Written by A Mary Kay Husband
I found Pink Truth searching for a support for Mary Kay husbands. Until I found Pink Truth earlier this year, I thought I was alone. Ironically, while I’m happy I found the site, I wish I never had the need to search for it.
As a husband of a former Mary Kay sales director, for the past four years, my home has been turned into a Pink Hell and, while it is not quite over (I still have $12k worth of credit-card debt to pay off due to the Cult of Mary Kay), my spouse is finally out. [That was the stupidity of the deal I made–I would pay off the debt if she got out.]
The devastation, however, that it has wrought upon our 20+ year marriage will likely be forever lasting–if the marriage even survives. I now am married to a woman that I do not trust, a woman who bartered her integrity by lying and stealing in exchange for the promise of the brass ring and a few baubles.
To date, the best estimate I can gather by looking through financial records is that Mary Kay will have cost my family (actually, me, since I unknowingly foot the bill) over $50,000.
I say ‘unknowingly’ because, until recently my spouse handled our family’s money because I travel and–I trusted. That ended when I caught her in some lies and began looking through our statements. I found that my wife had blown through (either in credit card or checking) $30,000 of our personal finances last year and (at least) $10,000 the year before.
Of course, this was after having maxed out her Mary Kay credit card at over $20,000. It was this initial debt that began raising doubts about the Cult of Mary Kay. Yet, I was told that it was an investment and that she was making money…all, of course a lie. Last year, she made $40,000 in commission–but when I examined it, it actually cost $70,000 to make that–the $30,000 was stolen from our family.
I have been spending a lot of time reading on Pink Truth. A passage from an older article on the site really hit home for me:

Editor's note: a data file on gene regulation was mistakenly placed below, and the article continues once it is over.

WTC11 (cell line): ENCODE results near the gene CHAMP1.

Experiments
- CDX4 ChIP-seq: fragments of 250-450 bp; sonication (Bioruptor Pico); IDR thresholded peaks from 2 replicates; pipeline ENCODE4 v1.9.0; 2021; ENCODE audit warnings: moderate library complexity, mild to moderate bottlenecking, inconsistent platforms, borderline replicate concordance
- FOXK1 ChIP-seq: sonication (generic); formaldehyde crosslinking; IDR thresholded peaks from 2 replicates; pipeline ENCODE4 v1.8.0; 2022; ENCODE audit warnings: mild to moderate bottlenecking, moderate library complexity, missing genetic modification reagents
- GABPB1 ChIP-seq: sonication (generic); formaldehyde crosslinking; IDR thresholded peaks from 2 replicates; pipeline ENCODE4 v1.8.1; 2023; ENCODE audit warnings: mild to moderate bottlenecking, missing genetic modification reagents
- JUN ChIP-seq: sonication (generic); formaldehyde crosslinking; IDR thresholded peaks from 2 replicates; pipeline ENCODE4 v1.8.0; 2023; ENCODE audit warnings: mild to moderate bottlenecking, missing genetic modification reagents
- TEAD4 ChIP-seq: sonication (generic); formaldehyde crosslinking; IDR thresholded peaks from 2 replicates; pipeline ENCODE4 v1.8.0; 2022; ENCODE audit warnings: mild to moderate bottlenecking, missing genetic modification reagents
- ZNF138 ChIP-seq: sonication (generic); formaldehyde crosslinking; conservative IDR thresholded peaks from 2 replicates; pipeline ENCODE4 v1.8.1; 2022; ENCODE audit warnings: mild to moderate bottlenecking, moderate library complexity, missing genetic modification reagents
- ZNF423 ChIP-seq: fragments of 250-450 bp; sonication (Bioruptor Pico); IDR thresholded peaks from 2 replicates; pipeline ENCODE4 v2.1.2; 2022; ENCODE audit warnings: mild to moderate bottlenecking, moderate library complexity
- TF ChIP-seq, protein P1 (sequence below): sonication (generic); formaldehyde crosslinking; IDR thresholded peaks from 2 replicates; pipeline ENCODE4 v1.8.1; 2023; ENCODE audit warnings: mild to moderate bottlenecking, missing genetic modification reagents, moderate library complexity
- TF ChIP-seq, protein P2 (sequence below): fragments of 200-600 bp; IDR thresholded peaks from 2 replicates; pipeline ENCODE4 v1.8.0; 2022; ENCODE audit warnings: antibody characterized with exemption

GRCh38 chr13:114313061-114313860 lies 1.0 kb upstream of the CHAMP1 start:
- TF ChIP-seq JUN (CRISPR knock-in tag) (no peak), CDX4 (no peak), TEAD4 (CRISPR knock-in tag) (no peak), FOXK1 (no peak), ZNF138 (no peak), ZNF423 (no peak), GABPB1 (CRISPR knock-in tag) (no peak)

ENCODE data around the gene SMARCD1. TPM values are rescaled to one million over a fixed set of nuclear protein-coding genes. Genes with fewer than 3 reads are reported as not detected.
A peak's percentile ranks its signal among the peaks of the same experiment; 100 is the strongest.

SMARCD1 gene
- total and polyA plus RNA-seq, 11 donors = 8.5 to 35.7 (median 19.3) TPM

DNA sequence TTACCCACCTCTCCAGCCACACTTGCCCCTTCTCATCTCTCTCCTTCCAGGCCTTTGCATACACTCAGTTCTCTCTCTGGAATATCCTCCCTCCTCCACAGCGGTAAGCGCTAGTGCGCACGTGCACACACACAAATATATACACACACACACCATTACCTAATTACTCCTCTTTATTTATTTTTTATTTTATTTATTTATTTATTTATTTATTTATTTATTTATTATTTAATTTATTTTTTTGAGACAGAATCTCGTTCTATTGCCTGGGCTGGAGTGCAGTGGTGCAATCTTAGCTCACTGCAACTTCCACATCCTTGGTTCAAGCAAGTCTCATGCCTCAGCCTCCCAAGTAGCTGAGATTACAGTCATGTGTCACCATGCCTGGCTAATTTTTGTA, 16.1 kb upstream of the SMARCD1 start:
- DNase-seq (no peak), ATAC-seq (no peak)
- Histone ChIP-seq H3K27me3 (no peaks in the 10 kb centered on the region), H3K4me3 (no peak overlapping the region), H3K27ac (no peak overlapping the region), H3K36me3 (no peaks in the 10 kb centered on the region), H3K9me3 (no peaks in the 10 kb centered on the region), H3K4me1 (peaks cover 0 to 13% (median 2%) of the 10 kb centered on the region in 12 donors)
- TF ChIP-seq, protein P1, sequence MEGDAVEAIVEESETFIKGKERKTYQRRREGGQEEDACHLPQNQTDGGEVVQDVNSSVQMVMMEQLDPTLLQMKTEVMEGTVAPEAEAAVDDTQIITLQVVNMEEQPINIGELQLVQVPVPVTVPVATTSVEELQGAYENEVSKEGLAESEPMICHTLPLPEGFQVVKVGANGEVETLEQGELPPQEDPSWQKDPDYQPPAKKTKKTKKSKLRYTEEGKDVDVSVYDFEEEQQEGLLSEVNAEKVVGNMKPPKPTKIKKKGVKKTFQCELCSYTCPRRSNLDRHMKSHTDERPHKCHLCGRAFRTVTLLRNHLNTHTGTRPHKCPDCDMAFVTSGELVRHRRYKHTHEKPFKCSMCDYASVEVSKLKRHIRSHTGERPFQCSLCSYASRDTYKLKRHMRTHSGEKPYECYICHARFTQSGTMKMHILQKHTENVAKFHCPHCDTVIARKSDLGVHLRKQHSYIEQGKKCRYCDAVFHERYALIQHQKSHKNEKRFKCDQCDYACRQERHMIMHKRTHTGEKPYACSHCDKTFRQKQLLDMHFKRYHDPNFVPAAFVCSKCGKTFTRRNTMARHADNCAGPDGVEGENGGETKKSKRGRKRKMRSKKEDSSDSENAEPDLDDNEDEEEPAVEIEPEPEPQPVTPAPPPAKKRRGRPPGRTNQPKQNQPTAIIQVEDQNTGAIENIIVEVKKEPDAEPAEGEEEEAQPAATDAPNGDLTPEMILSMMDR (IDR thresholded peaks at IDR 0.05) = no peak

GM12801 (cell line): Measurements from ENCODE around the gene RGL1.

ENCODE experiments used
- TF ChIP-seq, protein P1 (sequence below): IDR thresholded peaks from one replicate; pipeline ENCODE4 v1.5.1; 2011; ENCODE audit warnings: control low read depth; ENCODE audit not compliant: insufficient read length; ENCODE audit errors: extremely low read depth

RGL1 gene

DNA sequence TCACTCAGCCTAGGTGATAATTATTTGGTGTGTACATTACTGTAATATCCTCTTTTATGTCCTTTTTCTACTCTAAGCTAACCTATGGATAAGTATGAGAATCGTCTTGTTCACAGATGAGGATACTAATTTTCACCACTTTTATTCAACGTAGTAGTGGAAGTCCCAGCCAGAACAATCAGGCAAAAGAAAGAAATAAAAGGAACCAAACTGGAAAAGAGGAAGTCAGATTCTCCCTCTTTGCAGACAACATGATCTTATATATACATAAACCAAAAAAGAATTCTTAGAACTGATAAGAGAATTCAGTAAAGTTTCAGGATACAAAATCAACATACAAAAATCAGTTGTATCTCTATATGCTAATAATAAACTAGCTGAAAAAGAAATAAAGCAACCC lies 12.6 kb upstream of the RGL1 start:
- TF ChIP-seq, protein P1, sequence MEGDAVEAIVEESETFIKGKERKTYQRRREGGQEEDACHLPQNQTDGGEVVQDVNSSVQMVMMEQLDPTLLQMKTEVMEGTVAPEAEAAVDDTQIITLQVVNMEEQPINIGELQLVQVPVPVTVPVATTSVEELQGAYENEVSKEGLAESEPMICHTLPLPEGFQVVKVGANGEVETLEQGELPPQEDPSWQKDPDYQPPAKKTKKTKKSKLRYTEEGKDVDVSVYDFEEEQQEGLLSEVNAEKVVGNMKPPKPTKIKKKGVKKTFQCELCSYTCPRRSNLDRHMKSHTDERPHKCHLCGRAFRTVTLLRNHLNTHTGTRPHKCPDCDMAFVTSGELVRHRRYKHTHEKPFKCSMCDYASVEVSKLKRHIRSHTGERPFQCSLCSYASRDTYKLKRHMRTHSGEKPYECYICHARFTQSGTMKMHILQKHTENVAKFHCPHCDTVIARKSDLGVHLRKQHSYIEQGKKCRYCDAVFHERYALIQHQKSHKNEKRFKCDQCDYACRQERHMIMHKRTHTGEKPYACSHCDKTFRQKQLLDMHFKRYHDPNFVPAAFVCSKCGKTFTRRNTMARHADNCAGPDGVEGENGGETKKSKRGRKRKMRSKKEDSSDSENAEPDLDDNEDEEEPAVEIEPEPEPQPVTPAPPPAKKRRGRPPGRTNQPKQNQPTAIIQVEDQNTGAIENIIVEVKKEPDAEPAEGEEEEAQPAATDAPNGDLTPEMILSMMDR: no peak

Lynne resigned from her directorship soon after, but she stayed on as a consultant. She had over $15,000 in credit card debt and a basement full of unsold products inching closer to their expiration dates. It took three more years to fully extract herself, paint over the pink wall, and get rid of the products. In 2011, her husband filed for divorce, citing as one of the reasons their “different attitudes towards money.” “He meant the whole Mary Kay thing,” Lynne said. “We just never got past it.” But it wasn’t for lack of trying. When her husband first began to talk about leaving, Lynne cleared every last Mary Kay product out of the house, selling much of it at a loss and throwing the rest in the trash. “I didn’t want him to see so much as a bottle of lotion and be reminded,” she said. “I didn’t want to be reminded either.”
Since I was never part of Mary Kay, as most husbands are not, yet have been saddled with the debt (as is the case with assets and liabilities in joint property states), how many other husbands out there have paid off their spouses’ credit card debts?
How many marriages has Mary Kay really ruined since it seems to be nothing more than an organization that preys on women? And, more importantly, how many children are now growing up in single-parent households because of this Pink Cult?